John the Baptist wore animal skins, ate locust, and lived in the wilderness. John the Baptist proclaimed "repent for the Kingdom is near!" This conjures up images of "get your house in order because judgment is near!" or, more palatable with progressives, "Someday God's kingdom will come and we will have economic and social justice for all." Either way, the kingdom is not yet. Things are a mess but know that Jesus is coming soon and will establish dignity, respect, and equity for all.
John the Baptist "missed the mark." (the literal definition of 'sin') Jesus corrected John the Baptist. The kingdom of God is here, now. The only question Jesus offered, to us, his disciples, was "Do you want to join the kingdom now or do you wish to continue and live as if the kingdom is not yet?"
A similar question is "do you want to live in salvation after death or do you believe in the salvation of now?" Waiting for the kingdom to come in the future lets us all off the hook. We will lament the injustice of today with little hope that the church can make any difference with racism, sexism, and classism. Sure we will pray that God will smite these evils but we will ignore God's plea to get up off our butts and smite the injustice ourselves today.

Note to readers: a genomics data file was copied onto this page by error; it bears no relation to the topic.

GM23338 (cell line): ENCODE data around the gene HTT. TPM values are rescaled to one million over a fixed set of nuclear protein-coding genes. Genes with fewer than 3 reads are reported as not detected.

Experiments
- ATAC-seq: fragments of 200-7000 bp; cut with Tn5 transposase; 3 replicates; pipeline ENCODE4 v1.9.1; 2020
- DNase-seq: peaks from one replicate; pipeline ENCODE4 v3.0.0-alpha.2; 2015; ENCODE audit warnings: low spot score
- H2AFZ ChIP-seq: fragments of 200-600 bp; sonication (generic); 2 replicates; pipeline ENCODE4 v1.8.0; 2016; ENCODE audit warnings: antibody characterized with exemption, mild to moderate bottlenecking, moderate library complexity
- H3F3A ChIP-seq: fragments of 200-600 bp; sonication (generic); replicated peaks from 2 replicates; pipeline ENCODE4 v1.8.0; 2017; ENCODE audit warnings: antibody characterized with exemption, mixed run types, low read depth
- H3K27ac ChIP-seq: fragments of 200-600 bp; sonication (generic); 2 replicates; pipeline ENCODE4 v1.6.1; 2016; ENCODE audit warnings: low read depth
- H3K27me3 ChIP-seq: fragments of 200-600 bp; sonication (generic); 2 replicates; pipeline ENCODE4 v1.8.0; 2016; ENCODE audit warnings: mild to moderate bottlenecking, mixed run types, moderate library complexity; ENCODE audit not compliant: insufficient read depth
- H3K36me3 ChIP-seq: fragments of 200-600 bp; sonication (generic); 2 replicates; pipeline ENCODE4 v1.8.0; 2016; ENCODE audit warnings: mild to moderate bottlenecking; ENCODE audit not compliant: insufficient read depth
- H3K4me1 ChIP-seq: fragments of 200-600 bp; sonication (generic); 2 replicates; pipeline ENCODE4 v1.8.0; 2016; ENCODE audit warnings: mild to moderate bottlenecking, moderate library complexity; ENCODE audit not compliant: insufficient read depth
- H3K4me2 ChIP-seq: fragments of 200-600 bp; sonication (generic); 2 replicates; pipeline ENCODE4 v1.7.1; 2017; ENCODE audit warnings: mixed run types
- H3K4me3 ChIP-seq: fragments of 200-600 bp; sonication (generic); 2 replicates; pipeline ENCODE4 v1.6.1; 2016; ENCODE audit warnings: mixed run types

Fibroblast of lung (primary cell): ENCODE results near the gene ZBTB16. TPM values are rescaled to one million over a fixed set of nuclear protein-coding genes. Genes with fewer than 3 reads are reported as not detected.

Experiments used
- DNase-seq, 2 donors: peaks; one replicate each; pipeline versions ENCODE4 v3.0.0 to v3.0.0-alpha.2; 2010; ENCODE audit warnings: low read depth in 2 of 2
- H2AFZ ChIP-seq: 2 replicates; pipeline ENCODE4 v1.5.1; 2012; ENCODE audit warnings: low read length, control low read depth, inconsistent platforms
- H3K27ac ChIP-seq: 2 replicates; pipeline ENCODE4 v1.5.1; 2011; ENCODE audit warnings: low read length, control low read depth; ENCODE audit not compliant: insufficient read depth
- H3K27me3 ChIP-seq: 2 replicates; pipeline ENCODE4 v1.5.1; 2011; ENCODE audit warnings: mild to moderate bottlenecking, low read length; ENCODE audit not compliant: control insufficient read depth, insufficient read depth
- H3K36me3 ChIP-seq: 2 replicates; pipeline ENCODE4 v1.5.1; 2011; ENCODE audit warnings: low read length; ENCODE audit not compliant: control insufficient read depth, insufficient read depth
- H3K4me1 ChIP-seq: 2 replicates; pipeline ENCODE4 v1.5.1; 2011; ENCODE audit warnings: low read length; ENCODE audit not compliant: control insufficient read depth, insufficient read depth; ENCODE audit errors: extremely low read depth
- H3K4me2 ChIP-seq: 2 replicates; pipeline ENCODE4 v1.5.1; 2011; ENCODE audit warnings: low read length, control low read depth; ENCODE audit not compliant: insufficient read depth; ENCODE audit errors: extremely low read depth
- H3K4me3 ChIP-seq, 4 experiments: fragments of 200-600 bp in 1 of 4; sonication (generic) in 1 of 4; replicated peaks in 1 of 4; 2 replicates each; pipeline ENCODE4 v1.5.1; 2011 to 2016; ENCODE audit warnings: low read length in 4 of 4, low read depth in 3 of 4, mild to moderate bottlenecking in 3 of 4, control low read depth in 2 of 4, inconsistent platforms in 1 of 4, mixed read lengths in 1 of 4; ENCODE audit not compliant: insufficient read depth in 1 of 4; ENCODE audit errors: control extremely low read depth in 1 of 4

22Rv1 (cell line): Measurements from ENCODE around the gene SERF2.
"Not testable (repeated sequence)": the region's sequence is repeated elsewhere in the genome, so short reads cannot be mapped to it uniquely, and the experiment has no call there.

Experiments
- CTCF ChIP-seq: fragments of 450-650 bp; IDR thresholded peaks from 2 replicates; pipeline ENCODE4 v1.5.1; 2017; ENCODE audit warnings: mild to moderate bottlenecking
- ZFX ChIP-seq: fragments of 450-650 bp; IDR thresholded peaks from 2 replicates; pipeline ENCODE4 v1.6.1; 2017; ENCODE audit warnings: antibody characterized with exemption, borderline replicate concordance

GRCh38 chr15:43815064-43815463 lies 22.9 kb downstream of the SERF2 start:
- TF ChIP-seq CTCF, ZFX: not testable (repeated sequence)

God's kingdom is yet to come but not here yet allows Christian conservatives to focus exclusively on our salvation at the time of death. It allows liberals to continue to participate in systemic social and economic injustice with the lame excuse that our government lacks the compassion to help the poor. We pray that God will intervene and change the world but ignore God's answer to us "Do it yourselves!"
It is time that we got up, off our butts, and lived each day inside a kingdom that has already come. Recycling cardboard boxes and plastic is a symbolic statement about saving the planet, this is a good thing. But your church pledging to help 10 people earn a living wage, have 3 nutritious meals on their table every day, adequate housing, and health care is living in the kingdom now. If every church would bring dignity and respect to just 10 people, 10 families, then there would be no need for the antiquated, broken, federal and state, governmental social service delivery agencies. Poverty is a spiritual issue. Christians are capable of transforming the world. The only question is do we have the will to get it done. Do we believe the kingdom of God is now as Jesus says or are we happy to believe John the Baptist because he lets us off the hook?